Vulgarity is a word tossed about like a live grenade by perfumers. After all, what is more intimate than scent and if (heaven forbid) other people use that word about your perfume, then it takes some major strength of character to ignore them and carry on using it.
So which of the two great French perfume houses is more vulgar, Caron or Guerlain? The answer partially supplied by Luca Turin, and subsequently reneged upon, is that Guerlain was “for cocottes and Caron for duchesses”. He did some backtracking on those belletristic tippy toes of his in order to ask the rhetorical question, which duchess, the choice being between two Proustian ones.
He needn’t have bothered. This same opinion was not an uncommon one among older ladies in the ‘70s when I was growing up in Italy. Why?
I suspect that Guerlain’s exuberant projective house style got up a lot of people’s noses. Shalimar and L’Heure Bleue were the Angels of their day. There are descriptions for instance, of the first and second generations of the Agnellis at supper where the matriarch wore Acqua di Colonia and one of the daughter in laws dined in a miasma of L’Heure Bleue, and so therefore, did everyone else.
There was never anything understated about those perfumes, you smelt them several feet away from the wearer, and you always smelt the famous guerlinade which was a kind of olfactory sandwich board. It was very effective, too. As late as the 1990’s I remember exiting a Douglas perfumery in Westport, Ct. and having a woman actually cross the road to ask what I was wearing, which as you may have guessed was a freshly spritzed Guerlain, in that instance Nahema.
Italian ladies felt that whereas Guerlain had introduced great classics, these great classics were somewhat overstated. I seldom smelt Shalimar there, nor yet any of the other Guerlain orientals. Italians steered relatively clear of the heaviest scents, preferring the colognes or maybe a little Jicky. Every once in a while I smelt Habit Rouge but by and large the Guerlains put Italians off their food and this was unforgivable.
Caron by contrast was rich but not pervasive. Their scents were close to the body and complex but not so apt to wander into their neighbor’s nostrils and therefore by Italian standards far preferable. There were some questionable numbers in the line up, suspects in the petty crime of unoriginality (Nocturnes) but even these preserved a modicum of elegance. Someone is bound to point out here that this is all based on my opinion.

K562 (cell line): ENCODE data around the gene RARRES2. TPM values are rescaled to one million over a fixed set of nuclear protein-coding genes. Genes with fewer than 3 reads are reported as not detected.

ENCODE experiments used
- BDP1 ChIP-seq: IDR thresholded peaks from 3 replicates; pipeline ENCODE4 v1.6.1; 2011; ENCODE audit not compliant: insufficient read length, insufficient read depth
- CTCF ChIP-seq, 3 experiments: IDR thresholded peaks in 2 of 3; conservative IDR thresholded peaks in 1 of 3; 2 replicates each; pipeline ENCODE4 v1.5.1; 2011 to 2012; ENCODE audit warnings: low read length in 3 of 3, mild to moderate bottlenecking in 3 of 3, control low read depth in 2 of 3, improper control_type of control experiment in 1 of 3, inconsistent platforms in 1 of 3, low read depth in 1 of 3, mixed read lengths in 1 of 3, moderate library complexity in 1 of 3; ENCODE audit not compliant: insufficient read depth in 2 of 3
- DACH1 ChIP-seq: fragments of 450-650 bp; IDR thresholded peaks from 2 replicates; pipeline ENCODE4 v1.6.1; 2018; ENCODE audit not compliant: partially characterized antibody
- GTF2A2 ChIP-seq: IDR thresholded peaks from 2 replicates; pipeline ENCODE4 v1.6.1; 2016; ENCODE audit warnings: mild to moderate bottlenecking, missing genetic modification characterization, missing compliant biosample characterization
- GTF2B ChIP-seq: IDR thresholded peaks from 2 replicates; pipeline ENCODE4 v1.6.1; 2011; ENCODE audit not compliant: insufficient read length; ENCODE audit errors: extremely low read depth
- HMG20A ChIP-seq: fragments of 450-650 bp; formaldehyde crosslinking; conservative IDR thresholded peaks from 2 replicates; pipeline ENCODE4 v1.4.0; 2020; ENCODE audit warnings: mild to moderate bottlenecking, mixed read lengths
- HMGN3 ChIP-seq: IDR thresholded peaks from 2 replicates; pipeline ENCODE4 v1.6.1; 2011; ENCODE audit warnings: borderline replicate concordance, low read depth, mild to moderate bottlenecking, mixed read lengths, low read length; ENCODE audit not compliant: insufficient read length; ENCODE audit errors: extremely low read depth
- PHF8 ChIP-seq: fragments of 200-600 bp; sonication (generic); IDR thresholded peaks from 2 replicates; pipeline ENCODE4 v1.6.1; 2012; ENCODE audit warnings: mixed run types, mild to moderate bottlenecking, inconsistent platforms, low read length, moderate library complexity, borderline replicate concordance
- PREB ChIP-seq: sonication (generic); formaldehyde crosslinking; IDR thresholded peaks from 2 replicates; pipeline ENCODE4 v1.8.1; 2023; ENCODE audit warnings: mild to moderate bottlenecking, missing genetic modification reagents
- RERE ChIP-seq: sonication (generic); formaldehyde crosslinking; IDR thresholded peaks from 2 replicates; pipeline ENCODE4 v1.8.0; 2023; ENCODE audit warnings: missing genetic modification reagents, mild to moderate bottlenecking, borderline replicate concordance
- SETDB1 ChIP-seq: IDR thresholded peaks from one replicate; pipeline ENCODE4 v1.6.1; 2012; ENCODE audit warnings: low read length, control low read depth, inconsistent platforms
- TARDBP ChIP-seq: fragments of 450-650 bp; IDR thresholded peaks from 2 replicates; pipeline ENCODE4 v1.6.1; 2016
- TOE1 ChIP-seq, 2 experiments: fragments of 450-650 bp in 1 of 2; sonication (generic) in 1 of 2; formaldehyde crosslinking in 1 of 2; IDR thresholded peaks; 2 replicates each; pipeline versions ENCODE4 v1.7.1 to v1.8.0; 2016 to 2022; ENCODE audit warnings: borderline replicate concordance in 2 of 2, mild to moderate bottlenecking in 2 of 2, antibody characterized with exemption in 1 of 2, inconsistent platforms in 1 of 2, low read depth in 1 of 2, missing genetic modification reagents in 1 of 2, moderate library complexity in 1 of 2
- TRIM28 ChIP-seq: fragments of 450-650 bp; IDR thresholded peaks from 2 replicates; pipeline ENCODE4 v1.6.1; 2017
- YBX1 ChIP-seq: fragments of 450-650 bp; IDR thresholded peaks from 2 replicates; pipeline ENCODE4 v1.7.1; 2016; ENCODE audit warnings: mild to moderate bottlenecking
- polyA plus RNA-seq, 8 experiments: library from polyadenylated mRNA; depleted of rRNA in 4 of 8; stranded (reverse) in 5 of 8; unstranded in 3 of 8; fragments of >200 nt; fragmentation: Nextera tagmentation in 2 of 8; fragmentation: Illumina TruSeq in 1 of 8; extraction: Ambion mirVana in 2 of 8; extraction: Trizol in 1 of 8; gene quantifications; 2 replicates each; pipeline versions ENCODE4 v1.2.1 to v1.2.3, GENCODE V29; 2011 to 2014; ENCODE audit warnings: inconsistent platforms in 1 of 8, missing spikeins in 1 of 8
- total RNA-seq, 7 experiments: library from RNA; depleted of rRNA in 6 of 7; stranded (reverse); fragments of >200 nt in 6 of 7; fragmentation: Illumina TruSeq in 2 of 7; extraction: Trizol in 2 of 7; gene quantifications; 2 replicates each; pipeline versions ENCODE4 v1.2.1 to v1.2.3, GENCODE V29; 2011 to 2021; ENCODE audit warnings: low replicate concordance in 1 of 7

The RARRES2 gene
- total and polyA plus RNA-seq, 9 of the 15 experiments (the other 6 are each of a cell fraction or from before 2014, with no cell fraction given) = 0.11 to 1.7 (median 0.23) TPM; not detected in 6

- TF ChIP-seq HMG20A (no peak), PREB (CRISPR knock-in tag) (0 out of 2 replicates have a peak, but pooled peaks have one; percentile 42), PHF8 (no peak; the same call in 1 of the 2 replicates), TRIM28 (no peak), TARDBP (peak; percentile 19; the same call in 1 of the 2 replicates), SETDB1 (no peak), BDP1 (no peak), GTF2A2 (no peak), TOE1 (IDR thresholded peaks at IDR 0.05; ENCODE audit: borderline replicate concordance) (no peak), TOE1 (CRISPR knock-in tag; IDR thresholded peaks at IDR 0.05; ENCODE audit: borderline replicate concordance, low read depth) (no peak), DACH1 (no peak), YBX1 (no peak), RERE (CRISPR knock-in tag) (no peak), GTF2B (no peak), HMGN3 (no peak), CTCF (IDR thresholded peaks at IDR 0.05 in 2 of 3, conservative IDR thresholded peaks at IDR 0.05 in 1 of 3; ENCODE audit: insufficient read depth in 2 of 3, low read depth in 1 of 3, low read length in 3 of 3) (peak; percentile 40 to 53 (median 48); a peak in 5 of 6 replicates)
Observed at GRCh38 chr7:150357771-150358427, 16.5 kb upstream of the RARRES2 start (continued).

Not entirely, the difference lying in the respective business plans of the two houses. Carons were built as olfactory habitations. Guerlains were more like builders’ models, each one was not only a house but an advertisement of the builder’s wares and skills to other potential buyers. In other words, Guerlains never entirely exited the world of commerce, and it was, and remains an absolutely brilliant business move. The styles were like Worth‘s couture creations versus Fortuny’s less flamboyant, but luxurious frocks.
The danger with Carons has always been that taste and daring would implode into eccentricity, and with scents like Narcisse Noir and French Cancan it nearly did. Both perfumes flirted with camp (let’s be honest – Narcisse Noir stuck out a hip and a thumb), but neither actually went home with him. Other Carons such as Fleurs de Rocaille and Nuit de Noel have always been irreproachable.
Consider the passage in Nancy Mitford’s comic novel The Pursuit of Love in which a young Englishwoman tells her would be French lover not to despise her utterly as there actually are several women of virtue in her family, her mother and her aunt as a matter of fact. What is the heroine, about to fall for a boulevardier, wearing? Why, Apres L’Ondee naturellement, because she is a romantic fallen woman about to fall even further. Meanwhile you can bet that her virtuous aunt was home wearing Nuit de Noel.
Just to muddy the waters further, I feel it incumbent upon me to point out that the firm of Jean Patou back in the day evidently felt their rivals at Caron rather vulgar themselves. Carons were their only real competitors in the field of rich and velvety fragrances meant to sink into. Apparently the House of Patou were always trying to better their business rivals on the matter of taste, and no doubt frequently wished to knock Caron’s and Guerlain’s heads together. Alas for them, Patou were always playing catch up despite the success of Joy.
They may, moreover, have been hampered in their ascension to the seventh heaven of faultless good taste by the expensive, some might say arriviste formula of Joy despite the impecable Cocktail, and Caline. There was also Joy’s price point relative to the rest of the perfume market which was high altitude robbery. It was a case of glass house dwellers hurling stones at the next door neighbors in their Phillip Johnson fish tank. “I know you are, but what am I?”
(a disclaimer - the present writer presently wears Carons, Patous and a Guerlain – though not all at once.)